Virginia Needs a Strong Anti-SLAPP Law to Stop Bogus Lawsuits

Virginia’s H.B. 759, introduced in the House of Delegates, would create a strong law to stop lawsuits in which the legal claims are just a pretext for silencing or punishing individuals who use their First Amendment rights to speak up on matters of public concern.

Such suits—called Strategic Lawsuits Against Public Participation, or SLAPPs—have become more common over the past few decades. At EFF, we have supported “anti-SLAPP” laws which allow speakers to quickly dismiss frivolous cases against them and often obtain attorney’s fees.

Virginia has a particular need for a strong anti-SLAPP law. In recent years, it’s become a magnet for questionable legal claims. Some recent examples—all from 2019—include cases like these:

  • U.S. Representative Devin Nunes, of Bakersfield, Calif., has filed several lawsuits in Virginia, seeking hundreds of millions of dollars in damages, including against CNN, his hometown newspaper, the Fresno (Calif.) Bee, Twitter, and two Twitter users who created the parody accounts @DevinCow and @DevinNunesMom.
  • Actor Johnny Depp sued his ex-wife Amber Heard for $50 million in Virginia after she published an op-ed in The Washington Post about domestic abuse.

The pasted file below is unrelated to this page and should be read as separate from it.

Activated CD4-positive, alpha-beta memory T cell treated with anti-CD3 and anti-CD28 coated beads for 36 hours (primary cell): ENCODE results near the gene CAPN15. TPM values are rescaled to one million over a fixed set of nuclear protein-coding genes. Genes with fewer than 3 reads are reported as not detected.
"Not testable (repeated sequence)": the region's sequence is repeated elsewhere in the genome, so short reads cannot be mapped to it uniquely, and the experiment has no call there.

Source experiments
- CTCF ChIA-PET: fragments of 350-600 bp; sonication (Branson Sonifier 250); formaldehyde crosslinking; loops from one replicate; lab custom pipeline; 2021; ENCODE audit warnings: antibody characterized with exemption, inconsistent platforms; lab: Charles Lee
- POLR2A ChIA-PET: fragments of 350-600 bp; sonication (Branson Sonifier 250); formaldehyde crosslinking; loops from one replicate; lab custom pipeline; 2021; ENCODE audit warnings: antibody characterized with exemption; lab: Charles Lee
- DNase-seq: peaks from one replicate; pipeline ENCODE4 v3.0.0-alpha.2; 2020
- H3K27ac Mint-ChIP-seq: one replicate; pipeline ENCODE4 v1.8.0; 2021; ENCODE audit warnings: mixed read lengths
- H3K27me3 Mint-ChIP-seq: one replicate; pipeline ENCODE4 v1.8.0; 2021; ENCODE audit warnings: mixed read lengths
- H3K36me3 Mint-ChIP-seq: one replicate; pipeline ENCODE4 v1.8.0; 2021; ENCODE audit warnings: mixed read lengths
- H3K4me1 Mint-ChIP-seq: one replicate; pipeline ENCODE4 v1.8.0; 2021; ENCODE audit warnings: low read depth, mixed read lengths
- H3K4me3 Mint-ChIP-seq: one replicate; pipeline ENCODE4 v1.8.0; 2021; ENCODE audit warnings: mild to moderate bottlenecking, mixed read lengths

• A man sued a Charlottesville, Virginia weekly newspaper for publishing a news story about his support for preserving Confederate monuments in Charlottesville, as well as the reporter who wrote the story, and a University of Virginia professor who commented on the issue. The case was dismissed, but the judge would not consider the existing Virginia anti-SLAPP statute or treat the case as a SLAPP.
  • A San Francisco doctor sued her former customers, who complained about her shoddy work in online forums like Yelp, in Virginia.

H.B. 759, sponsored by Delegate Schuyler VanValkenburg, would set up a special procedure to determine when a case is a SLAPP, would ensure anti-SLAPP protections apply to a broad range of speakers, speech, and forums, and make sure that lawsuits can’t be used to bankrupt people for exercising their free speech rights.

Tell your lawmaker you want to pass H.B. 759, and protect free speech in Virginia.

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